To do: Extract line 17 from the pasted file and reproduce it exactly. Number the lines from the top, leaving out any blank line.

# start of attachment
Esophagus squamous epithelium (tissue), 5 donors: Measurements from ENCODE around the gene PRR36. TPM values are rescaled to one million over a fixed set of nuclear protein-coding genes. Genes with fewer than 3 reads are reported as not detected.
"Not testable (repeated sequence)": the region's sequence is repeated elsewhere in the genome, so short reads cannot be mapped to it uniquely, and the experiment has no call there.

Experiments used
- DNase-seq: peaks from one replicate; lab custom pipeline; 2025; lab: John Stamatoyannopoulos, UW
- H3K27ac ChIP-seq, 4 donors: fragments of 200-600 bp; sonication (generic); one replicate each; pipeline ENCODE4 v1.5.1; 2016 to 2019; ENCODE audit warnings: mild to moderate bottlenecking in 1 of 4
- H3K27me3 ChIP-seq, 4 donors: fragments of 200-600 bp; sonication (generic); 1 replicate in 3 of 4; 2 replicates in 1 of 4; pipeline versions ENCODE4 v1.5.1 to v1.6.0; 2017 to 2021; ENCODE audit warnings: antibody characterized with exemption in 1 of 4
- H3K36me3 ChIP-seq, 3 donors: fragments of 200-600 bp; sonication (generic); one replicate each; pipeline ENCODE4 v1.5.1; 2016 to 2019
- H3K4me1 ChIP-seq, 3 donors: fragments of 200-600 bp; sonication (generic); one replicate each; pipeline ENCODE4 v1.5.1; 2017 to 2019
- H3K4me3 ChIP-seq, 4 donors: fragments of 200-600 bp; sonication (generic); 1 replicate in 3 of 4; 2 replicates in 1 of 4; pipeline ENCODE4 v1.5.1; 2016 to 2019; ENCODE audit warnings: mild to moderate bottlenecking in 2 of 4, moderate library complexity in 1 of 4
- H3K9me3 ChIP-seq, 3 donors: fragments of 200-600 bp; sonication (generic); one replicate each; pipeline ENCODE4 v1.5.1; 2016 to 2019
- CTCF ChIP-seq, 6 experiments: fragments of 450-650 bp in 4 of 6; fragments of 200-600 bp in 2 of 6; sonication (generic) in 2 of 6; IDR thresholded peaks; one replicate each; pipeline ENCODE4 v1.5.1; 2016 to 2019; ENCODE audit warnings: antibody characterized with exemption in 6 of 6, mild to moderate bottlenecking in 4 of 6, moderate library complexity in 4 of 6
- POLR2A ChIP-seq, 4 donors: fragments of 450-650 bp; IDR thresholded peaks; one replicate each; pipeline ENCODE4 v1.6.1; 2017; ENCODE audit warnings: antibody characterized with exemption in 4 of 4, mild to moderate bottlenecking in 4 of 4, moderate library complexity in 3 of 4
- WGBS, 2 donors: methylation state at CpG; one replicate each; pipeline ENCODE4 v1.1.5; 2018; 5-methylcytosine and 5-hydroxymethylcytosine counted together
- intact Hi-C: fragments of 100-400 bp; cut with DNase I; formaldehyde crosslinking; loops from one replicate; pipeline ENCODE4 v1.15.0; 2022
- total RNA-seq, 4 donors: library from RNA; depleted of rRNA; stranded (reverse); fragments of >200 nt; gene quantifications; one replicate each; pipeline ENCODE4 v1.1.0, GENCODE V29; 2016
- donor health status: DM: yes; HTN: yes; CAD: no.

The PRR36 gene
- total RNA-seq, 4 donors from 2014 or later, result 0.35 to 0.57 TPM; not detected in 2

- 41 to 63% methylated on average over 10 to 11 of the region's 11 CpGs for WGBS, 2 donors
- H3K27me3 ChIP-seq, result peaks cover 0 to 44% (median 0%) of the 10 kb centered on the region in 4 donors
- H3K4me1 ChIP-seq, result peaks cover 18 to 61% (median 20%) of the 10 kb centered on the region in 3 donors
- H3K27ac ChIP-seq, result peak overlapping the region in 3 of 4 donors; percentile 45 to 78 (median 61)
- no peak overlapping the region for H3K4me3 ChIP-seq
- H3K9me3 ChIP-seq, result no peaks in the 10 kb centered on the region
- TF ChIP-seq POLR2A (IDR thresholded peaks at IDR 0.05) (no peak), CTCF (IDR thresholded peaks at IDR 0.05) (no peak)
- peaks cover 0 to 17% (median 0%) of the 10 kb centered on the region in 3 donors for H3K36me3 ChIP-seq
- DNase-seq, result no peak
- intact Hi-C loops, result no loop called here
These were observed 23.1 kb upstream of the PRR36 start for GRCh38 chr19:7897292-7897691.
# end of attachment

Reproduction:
The PRR36 gene